In addition to the securities in these "going companies" which were turned over by the individual defendants, the agreement of October, 1910, called for the transfer of securities of the United Properties Company to Smith and Tevis in exchange for the stocks of four other corporations, which are designated in the complaint and referred to throughout the briefs as the "fraudulent companies," the reason for this being that they had not been incorporated at the time of the agreement and that, though subsequently incorporated, they never owned any property or had any assets of any nature. However, for the purpose of carrying out the agreement of October, 1910, four companies were organized under the names of Consolidated California Land Company, Sacramento Short Line, San Jose Short Line, and Santa Clara Land Water Company. The San Jose Short Line was incorporated for eight million dollars; the other three for ten million dollars each. The entire capital stock of all four corporations was issued to defendants Smith, Tevis and Hanford. Then another corporation, designated the Pacific Terminal Company, was incorporated for five million dollars. Its entire capital stock was likewise issued to defendants Smith, Tevis, and Hanford. Then these defendants turned the entire capital stock of these five companies, amounting to forty-three million dollars on paper, into the treasury of the United Properties Company and received in payment therefor stocks of that company amounting to over sixty-one million dollars and convertible debentures amounting to over thirty-one million dollars, by reason of which it is alleged the three defendants named fraudulently received secret profits from the United Properties Company while acting in the capacity of promoters thereof, and that these secret profits and fraudulent acts, as well as the fact that none of the five fraudulent companies had any assets, were concealed from all subsequent stockholders thereof until the same was discovered by plaintiff some time in the year 1913.
It is then alleged that immediately following the organization of the United Properties Company the three defendants named had issued to themselves, six million dollars of bond certificates of that company in consideration for an option which it was pretended the defendant Tevis held for the purchase of certain other stocks or property of the "going companies," while as a matter of fact no such option existed. It is, therefore, alleged that this issue of six million dollars of certificates was a fraud upon the company, being wholly without consideration to the company, and, like the exchange for the stocks in the "fraudulent companies," constituted secret profits abstracted by the promoters and concealed from the subsequent stockholders. The stocks and securities comprising this total of secret profits, amounting to over ninety-nine million dollars, plaintiff prays to be delivered up to the United Properties Company and canceled.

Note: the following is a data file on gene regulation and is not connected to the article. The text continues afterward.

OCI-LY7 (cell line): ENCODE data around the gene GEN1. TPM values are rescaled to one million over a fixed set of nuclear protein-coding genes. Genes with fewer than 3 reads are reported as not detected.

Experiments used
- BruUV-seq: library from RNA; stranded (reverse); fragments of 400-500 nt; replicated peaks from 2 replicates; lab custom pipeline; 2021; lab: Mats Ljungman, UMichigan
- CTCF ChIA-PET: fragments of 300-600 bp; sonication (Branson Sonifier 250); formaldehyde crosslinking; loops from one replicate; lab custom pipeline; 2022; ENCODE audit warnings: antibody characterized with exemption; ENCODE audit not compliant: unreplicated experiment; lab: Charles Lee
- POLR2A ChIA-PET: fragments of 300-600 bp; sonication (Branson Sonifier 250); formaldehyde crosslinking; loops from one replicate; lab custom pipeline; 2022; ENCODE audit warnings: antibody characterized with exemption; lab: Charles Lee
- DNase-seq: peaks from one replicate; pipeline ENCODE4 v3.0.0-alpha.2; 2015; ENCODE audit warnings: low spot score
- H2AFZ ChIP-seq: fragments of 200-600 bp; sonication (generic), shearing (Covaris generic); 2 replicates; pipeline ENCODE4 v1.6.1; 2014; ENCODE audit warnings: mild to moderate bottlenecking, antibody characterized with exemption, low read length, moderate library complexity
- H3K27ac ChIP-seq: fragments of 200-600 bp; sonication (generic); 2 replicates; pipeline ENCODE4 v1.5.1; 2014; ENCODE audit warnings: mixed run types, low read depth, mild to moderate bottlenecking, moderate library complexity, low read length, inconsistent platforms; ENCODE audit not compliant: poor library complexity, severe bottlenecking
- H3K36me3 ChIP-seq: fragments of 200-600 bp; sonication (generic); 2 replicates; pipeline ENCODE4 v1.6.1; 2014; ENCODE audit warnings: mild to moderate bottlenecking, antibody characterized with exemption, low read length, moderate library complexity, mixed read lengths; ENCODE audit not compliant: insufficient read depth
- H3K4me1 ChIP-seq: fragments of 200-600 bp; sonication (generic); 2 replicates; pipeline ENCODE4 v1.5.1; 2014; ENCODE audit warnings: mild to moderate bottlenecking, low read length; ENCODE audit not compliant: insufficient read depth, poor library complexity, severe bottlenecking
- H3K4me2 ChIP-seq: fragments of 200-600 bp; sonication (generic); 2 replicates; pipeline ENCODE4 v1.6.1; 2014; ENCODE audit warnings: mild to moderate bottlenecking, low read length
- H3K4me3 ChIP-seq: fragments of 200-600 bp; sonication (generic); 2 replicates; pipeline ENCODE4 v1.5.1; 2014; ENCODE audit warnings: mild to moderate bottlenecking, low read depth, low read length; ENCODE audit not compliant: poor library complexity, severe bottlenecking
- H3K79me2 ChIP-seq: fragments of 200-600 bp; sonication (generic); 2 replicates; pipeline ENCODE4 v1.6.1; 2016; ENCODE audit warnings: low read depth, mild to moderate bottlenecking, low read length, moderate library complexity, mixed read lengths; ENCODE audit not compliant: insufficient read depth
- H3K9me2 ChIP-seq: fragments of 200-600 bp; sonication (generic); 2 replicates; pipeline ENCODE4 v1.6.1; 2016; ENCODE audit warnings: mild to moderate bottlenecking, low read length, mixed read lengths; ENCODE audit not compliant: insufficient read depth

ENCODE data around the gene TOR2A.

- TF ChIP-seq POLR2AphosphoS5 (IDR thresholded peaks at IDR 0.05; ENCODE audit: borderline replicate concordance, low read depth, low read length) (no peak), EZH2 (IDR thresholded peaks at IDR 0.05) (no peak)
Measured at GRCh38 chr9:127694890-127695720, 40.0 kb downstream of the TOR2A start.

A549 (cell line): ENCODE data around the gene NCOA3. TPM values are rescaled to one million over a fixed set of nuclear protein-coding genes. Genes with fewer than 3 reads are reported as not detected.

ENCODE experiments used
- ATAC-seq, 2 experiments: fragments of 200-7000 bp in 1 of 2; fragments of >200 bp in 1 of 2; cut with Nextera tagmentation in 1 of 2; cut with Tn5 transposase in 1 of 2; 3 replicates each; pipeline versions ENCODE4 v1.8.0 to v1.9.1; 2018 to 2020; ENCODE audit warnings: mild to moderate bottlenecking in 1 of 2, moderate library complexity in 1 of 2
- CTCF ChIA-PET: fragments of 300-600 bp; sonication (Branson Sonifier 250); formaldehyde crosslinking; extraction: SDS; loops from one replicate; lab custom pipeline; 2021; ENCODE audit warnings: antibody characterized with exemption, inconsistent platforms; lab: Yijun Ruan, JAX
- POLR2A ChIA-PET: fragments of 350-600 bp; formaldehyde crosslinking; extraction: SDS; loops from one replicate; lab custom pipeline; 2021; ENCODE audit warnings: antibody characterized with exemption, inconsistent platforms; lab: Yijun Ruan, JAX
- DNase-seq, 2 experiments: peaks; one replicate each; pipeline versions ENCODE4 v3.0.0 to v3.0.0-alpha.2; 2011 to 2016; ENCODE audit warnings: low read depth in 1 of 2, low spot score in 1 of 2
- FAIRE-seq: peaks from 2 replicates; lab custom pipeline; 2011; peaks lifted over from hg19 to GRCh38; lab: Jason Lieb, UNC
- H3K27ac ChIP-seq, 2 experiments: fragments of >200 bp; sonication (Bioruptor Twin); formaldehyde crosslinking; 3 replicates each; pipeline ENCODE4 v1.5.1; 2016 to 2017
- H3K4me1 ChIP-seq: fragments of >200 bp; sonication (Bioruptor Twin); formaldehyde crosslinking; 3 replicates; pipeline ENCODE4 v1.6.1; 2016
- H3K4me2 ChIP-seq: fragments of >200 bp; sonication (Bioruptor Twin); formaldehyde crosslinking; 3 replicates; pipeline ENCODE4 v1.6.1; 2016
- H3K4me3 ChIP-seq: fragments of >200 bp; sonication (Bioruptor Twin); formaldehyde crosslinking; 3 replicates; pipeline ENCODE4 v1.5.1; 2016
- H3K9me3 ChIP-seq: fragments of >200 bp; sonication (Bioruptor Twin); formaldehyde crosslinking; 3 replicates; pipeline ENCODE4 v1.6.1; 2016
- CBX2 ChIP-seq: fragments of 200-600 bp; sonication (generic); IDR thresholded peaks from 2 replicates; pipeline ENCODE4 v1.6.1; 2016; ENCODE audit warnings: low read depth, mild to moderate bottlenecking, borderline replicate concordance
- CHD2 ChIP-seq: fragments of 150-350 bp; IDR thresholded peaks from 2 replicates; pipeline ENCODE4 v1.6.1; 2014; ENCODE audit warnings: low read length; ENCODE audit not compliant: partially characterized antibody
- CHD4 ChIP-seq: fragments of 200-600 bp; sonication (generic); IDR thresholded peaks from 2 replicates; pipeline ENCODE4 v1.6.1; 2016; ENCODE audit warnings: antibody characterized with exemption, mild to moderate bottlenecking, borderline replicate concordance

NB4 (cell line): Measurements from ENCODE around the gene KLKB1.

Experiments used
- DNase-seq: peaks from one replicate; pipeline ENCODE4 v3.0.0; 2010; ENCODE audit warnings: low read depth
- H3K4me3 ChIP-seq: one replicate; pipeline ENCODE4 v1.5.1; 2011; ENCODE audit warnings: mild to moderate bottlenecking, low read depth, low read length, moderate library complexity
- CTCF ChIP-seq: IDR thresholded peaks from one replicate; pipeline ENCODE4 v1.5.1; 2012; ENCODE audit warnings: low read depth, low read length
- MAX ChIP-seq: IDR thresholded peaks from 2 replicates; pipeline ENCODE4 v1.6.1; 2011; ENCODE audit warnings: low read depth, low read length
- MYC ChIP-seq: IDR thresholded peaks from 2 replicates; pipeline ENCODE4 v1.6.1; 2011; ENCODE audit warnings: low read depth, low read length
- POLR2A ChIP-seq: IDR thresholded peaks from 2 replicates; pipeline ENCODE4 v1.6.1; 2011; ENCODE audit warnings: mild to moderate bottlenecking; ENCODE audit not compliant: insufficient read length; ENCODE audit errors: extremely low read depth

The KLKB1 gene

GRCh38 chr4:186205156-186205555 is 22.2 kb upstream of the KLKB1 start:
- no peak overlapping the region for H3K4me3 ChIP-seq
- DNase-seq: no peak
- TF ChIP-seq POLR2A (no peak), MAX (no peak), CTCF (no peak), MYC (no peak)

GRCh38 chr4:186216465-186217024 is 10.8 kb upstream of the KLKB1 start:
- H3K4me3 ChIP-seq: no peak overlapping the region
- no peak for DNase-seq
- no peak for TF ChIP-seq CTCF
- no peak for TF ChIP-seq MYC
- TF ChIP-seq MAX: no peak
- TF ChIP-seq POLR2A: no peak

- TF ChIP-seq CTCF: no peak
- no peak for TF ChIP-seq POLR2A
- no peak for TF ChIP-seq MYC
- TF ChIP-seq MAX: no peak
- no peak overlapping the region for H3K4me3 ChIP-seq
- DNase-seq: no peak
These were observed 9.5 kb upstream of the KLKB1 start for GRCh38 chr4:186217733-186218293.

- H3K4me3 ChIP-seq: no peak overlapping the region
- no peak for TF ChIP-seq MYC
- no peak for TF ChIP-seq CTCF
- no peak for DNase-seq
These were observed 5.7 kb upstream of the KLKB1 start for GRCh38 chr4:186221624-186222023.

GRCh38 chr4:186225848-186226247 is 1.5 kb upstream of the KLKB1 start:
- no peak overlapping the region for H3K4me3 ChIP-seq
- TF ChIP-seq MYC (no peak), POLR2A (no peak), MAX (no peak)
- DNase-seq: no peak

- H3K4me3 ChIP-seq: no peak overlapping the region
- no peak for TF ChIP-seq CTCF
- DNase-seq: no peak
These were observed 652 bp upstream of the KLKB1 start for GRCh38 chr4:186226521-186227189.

Upon the theory that the defendants Smith, Tevis, and Hanford had entered into a general conspiracy to defraud the United Properties Company and its stockholders, it is alleged that the three named defendants, while still having full control over the affairs of the company, permitted the defendant Smith to delay the delivery of a portion of the certificates of stocks in the "going companies" which he had agreed to transfer to the United Properties Company, and for which he had been paid by that company. In May, 1913, defendant Smith, it is alleged, transferred all his interest in said pledged stocks to the Mercantile Trust Company, as trustee for the benefit of himself, his family and his creditors. And it is alleged that the Mercantile Trust Company received said stocks, not as an innocent bona fide purchaser, but as a voluntary grantee with notice. Then, it is alleged, these stocks, though pledged, were exchanged by Smith for shares of the San Francisco-Oakland Terminal Railways, a new corporation organized for the consolidation of three of the "going companies."